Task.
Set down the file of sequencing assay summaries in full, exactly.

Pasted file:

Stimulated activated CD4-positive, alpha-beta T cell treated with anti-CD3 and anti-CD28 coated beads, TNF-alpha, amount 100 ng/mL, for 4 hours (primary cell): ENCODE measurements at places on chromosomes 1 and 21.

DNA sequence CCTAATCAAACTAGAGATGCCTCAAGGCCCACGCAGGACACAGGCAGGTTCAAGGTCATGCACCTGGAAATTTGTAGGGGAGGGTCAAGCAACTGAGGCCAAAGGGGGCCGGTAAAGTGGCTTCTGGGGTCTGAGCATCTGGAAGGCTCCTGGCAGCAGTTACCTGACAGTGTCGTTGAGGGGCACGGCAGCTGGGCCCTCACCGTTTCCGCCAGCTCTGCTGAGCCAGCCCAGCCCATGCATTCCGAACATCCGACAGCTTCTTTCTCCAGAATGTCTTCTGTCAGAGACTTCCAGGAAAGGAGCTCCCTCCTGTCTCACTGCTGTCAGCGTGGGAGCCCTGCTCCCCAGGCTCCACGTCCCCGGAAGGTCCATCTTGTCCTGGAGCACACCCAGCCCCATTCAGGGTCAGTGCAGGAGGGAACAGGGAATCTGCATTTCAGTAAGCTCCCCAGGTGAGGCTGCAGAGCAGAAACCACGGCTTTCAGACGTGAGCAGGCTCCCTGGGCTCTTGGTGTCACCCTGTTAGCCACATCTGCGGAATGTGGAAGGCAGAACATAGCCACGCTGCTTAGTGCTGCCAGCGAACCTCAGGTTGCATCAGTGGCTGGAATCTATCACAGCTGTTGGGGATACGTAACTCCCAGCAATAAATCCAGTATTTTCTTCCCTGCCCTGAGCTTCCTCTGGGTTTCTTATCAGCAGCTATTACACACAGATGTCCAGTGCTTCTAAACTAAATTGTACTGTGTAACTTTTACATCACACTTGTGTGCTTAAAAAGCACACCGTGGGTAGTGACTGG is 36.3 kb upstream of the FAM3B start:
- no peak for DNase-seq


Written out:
Stimulated activated CD4-positive, alpha-beta T cell treated with anti-CD3 and anti-CD28 coated beads, TNF-alpha, amount 100 ng/mL, for 4 hours (primary cell): ENCODE measurements at places on chromosomes 1 and 21.

DNA sequence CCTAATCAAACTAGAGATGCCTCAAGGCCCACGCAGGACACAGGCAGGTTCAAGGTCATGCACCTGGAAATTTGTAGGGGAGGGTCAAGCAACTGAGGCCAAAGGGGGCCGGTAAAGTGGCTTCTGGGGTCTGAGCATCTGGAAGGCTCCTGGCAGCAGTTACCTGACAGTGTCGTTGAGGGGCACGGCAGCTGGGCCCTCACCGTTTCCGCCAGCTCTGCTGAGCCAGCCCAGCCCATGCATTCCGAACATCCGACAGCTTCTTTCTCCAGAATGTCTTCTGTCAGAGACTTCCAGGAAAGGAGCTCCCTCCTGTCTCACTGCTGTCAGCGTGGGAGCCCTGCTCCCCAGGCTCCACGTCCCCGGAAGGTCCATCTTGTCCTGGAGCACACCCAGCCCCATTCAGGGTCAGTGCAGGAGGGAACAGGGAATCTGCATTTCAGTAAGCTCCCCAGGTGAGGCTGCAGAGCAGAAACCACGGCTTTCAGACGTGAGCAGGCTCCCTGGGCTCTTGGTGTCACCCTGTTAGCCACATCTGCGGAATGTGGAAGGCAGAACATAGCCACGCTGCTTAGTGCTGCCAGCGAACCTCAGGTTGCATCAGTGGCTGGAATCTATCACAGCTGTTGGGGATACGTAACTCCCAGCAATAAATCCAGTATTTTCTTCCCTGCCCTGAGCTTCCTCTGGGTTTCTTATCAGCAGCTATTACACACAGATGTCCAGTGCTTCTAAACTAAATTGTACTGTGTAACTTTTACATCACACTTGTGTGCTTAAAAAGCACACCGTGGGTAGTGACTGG is 36.3 kb upstream of the FAM3B start:
- no peak for DNase-seq